Disney Takes Heat Over Public Stance On Florida’s “Don’t Say Gay” Law, But NBCUniversal And Other Studios Keep Away The Fray

The Walt Disney Co. initially took heat for not taking a public position on Florida’s so-called “don’t say gay” bill — and now they are under fire for doing just that.

Others studios, though, have largely steered clear of the furor in the Sunshine State.

NBCUniversal, with its rival theme park presence in Orlando, has had no public comment on the new law. Paramount, Sony and Netflix also have not weighed in publicly.

Whether they like it or not, the issue isn’t going away, even as companies try to avoid the damned-if-you-do-damned-if-you-don’t situation that has dogged Disney.

By the end of last week, Florida Gov. Ron DeSantis was suggesting that a 55-year-old special district, giving the company self-governing powers around Walt Disney World, should be rolled back, while Fox News’ Laura Ingraham suggested that “everything would be on the table,” from copyright protection to antitrust, when Republicans got back into power. She also singled out Apple, whose CEO, Tim Cook, also has spoken out against the Florida bill.

On Tuesday, departing WarnerMedia CEO Jason Kilar told CNBC, “I think this is a business issue. Yes there’s politics involved but it’s also a business issue, in that we strongly believe that anti-LGBTQ legislation is anti-business, and we don’t think that one person’s life or one person’s identity or one person’s love is any less than or less worthy of another. So we feel very strongly about this one, and we feel that this is about business as much as it is about politics.”

Representatives for other studios, as well as Netflix, did not respond to requests for comment.

That said, NBCU, Paramount Global, WarnerMedia and Sony Interactive Entertainment were among the more than 200 companies that signed on to a Human Rights Campaign statement opposing the wave of anti-LGBTQ state legislation.

And according to GLAAD, Comcast NBCU, WarnerMedia and Disney each will be donating airtime for a PSA, to be introduced this week, about a Texas family with a transgender child. That state’s governor issued a directive requiring state officials to investigate gender-affirming medical care as a form of child abuse. The directive is on hold pending court review.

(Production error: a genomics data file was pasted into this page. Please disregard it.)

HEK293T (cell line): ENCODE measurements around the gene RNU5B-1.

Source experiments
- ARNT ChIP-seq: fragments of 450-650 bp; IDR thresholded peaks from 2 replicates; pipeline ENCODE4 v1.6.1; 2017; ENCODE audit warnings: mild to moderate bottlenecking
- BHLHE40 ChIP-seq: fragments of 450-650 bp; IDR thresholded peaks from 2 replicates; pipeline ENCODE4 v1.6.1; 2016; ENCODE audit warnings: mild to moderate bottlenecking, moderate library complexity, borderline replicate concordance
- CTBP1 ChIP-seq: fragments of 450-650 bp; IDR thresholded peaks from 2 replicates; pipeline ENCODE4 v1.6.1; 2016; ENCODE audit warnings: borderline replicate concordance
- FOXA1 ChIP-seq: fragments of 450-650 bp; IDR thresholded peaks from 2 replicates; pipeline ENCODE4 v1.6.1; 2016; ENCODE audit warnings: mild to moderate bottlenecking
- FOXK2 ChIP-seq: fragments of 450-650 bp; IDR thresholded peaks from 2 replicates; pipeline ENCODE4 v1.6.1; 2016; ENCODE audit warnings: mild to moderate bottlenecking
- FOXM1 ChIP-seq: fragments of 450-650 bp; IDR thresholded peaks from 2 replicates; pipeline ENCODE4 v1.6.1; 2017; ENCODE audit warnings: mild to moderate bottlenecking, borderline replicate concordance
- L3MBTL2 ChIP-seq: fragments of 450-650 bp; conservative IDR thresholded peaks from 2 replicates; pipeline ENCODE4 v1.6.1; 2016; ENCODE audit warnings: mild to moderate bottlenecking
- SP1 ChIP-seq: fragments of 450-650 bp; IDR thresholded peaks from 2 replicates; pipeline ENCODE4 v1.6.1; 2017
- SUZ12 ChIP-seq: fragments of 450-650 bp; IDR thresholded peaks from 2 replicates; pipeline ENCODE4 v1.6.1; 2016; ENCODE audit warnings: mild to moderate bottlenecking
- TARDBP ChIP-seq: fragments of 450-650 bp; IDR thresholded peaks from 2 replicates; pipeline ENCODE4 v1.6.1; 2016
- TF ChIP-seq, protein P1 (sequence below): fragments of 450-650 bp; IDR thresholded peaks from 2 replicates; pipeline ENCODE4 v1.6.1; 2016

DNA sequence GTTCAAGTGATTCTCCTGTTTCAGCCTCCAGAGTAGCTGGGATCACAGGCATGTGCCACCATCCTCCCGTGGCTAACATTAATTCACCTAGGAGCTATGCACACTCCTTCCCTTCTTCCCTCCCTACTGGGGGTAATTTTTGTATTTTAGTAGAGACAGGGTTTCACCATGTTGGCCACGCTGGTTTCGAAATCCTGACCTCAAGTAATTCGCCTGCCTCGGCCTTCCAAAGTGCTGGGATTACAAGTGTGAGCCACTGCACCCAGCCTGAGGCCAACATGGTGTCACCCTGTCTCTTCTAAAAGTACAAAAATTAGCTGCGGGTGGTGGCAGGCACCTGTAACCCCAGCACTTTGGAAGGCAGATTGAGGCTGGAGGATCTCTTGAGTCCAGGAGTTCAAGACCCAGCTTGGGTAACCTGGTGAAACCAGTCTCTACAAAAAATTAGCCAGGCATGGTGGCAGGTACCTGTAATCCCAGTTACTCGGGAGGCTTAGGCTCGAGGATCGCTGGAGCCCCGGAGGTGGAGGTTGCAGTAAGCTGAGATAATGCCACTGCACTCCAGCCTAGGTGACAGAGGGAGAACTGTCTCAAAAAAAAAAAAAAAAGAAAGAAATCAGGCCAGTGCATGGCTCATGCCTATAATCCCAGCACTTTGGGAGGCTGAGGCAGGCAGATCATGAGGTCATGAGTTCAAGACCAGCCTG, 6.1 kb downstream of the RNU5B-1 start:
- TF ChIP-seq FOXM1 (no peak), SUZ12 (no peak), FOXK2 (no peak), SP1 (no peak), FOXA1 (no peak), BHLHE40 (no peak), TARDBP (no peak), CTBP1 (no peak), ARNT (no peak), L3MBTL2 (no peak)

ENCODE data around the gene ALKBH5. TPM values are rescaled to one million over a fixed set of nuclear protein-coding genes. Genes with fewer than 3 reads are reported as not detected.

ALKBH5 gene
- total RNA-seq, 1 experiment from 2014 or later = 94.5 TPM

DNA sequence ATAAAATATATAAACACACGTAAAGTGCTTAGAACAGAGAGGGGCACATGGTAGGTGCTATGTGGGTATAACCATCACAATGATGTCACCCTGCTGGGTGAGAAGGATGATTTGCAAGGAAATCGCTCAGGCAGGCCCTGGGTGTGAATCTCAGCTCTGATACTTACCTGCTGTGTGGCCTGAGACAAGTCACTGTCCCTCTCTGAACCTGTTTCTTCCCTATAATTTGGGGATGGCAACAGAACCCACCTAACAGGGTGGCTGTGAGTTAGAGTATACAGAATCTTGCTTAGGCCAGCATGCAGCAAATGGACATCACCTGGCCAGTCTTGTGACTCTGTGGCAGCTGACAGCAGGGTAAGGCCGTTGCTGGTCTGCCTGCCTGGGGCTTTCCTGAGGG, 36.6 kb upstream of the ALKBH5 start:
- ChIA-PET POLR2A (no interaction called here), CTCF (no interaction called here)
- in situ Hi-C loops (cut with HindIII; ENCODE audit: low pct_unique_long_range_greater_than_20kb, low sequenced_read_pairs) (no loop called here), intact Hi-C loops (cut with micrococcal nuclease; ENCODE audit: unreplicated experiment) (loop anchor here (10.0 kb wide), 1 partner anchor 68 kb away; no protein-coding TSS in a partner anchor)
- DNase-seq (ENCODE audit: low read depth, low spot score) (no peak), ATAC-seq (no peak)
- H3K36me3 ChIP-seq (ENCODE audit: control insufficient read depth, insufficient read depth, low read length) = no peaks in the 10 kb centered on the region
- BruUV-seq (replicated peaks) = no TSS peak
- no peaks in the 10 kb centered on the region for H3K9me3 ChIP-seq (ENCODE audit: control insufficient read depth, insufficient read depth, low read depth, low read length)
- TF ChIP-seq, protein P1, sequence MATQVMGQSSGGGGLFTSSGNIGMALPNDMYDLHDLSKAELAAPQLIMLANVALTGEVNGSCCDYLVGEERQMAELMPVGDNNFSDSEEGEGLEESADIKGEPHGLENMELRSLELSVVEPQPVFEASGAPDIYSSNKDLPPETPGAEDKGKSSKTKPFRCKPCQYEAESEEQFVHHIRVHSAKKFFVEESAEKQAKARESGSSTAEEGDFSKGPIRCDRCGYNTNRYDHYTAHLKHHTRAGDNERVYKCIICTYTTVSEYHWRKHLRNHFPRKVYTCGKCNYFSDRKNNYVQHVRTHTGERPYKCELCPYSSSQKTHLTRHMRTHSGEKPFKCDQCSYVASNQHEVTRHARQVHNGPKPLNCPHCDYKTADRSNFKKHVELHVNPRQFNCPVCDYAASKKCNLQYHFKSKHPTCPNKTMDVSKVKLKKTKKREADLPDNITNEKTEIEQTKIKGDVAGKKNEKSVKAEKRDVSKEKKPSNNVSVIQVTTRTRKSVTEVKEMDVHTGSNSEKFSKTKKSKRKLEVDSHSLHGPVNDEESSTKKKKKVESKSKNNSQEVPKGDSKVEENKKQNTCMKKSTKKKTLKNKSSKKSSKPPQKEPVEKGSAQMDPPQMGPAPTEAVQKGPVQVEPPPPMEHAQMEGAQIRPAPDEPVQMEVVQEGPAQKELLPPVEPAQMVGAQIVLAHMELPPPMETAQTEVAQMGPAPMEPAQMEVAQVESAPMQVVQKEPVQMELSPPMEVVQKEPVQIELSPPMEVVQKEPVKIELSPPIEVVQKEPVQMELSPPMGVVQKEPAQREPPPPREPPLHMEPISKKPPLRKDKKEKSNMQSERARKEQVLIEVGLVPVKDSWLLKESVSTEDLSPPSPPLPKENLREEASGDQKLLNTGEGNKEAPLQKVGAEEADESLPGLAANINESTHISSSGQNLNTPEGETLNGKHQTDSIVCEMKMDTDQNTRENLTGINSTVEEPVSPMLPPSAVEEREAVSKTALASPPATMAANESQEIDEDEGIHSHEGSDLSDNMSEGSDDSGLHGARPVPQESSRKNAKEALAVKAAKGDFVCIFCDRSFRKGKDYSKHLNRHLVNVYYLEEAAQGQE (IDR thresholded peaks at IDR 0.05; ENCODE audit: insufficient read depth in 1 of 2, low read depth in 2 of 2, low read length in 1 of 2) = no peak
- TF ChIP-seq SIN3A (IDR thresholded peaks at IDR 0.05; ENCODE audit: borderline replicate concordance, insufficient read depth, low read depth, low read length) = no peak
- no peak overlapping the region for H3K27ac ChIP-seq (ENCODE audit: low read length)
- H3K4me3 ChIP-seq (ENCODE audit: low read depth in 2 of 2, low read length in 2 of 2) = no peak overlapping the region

But GLAAD also is calling on Hollywood to more forcefully — and publicly — speak out against state legislation.

During Saturday’s GLAAD Awards, CEO Sarah Kate Ellis said, “In this moment of crisis, what’s different is our community is holding companies accountable. So I have a message for the industry: Don’t wait until you’re in the hot seat. There’s no more time to sit on the sidelines. We need Hollywood on the front lines, fighting for our rights and telling our stories.”

Florida’s Parental Rights in Education law, which DeSantis signed last week, prohibits classroom instruction on sexual orientation or gender identity in K-3 grades “or in a manner that is not age appropriate or developmentally appropriate for students in accordance with state standards.” As proponents argue that the law is a narrowly tailored issue of parental rights, opponents dubbed it the “don’t say gay” bill and see it as part of a long history of efforts to target the LGBTQ community for political gain.

So far, just about all of the focus — and the backlash — has been on Disney.

As one of the state’s largest employers, the company initially stayed publicly neutral on the legislation, adopting an attitude, once common to corporate America, to avoid cultural fault lines. As it became clear that the legislation was likely to become law, CEO Bob Chapek reversed himself and publicly spoke out against it, acknowledging that “our original approach, no matter how well intentioned, didn’t quite get the job done.”

Shortly after DeSantis signed the bill, Disney came out with a forceful statement vowing to work to repeal it. “Our goal as a company is for this law to be repealed by the legislature or struck down in the courts, and we remain committed to supporting the national and state organizations working to achieve that,” the company said.